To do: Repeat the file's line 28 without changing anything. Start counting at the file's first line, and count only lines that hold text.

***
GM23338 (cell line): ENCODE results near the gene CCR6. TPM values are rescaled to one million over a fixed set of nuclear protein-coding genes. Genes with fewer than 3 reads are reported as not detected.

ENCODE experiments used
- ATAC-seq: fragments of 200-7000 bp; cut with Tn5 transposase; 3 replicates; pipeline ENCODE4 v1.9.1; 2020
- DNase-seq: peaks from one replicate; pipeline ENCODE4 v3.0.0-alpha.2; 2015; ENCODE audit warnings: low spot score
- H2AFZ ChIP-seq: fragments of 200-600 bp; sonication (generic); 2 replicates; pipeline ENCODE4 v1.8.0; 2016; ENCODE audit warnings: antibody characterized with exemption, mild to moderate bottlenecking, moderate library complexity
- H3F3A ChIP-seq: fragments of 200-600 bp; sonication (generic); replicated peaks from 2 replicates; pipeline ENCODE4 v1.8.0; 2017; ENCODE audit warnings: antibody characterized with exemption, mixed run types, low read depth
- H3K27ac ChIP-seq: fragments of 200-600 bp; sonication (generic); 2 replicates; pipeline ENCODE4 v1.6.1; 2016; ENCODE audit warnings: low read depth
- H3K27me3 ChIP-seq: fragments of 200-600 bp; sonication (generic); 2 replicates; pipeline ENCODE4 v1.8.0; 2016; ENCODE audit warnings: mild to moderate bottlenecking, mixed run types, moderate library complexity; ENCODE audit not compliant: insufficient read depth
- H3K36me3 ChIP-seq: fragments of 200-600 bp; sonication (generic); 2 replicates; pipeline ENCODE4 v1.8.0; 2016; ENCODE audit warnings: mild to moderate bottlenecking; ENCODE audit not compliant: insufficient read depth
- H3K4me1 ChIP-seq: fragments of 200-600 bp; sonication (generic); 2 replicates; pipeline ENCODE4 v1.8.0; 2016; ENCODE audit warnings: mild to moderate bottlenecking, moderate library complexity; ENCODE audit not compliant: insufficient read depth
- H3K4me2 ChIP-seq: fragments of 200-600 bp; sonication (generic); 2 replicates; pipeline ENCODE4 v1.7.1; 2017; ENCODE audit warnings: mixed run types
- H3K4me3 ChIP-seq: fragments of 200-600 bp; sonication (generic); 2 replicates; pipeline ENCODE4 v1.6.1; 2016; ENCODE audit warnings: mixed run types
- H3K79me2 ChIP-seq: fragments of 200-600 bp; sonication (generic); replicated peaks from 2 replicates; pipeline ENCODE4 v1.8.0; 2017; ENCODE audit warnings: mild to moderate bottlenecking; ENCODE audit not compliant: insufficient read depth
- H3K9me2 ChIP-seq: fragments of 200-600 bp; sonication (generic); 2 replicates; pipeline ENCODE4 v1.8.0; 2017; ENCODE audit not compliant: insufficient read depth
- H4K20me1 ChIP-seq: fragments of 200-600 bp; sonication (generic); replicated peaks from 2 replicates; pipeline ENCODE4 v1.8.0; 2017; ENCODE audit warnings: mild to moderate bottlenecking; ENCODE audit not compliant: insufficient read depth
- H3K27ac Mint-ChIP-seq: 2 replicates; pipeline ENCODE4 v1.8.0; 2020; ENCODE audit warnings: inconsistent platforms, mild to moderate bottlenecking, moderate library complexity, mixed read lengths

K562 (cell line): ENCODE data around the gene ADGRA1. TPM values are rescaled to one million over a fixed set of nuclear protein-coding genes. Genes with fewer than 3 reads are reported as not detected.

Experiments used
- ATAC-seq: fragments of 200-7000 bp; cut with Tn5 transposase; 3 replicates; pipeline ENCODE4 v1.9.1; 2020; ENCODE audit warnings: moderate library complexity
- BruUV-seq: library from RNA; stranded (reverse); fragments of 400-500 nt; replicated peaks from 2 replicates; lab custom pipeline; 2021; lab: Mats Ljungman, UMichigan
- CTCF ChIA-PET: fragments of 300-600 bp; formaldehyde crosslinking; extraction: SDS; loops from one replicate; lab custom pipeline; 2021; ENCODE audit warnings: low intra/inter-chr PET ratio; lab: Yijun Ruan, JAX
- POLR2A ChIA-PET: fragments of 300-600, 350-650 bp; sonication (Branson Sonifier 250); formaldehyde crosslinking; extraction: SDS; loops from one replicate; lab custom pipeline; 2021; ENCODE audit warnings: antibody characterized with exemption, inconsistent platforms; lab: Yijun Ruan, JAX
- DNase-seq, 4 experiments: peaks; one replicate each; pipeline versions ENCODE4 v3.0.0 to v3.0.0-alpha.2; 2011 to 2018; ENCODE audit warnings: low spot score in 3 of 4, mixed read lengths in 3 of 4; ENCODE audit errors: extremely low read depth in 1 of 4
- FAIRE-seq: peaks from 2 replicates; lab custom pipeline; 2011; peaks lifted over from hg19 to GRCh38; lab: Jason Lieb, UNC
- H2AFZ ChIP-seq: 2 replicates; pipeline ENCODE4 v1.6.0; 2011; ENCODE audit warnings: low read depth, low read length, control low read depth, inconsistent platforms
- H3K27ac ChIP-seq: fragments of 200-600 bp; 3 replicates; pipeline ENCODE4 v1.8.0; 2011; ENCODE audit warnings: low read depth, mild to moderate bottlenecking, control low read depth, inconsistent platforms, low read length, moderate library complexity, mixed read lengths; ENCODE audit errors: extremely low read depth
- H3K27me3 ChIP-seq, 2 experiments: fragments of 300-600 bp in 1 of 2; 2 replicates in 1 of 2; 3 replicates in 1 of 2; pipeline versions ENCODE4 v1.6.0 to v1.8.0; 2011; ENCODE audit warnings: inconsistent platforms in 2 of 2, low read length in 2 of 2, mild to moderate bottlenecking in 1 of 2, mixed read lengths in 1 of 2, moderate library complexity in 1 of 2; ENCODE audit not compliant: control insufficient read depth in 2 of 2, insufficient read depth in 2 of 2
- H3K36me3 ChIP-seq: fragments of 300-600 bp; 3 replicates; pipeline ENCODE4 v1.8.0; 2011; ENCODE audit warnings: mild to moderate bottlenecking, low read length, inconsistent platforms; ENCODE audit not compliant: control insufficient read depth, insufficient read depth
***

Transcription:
- H3K36me3 ChIP-seq: fragments of 300-600 bp; 3 replicates; pipeline ENCODE4 v1.8.0; 2011; ENCODE audit warnings: mild to moderate bottlenecking, low read length, inconsistent platforms; ENCODE audit not compliant: control insufficient read depth, insufficient read depth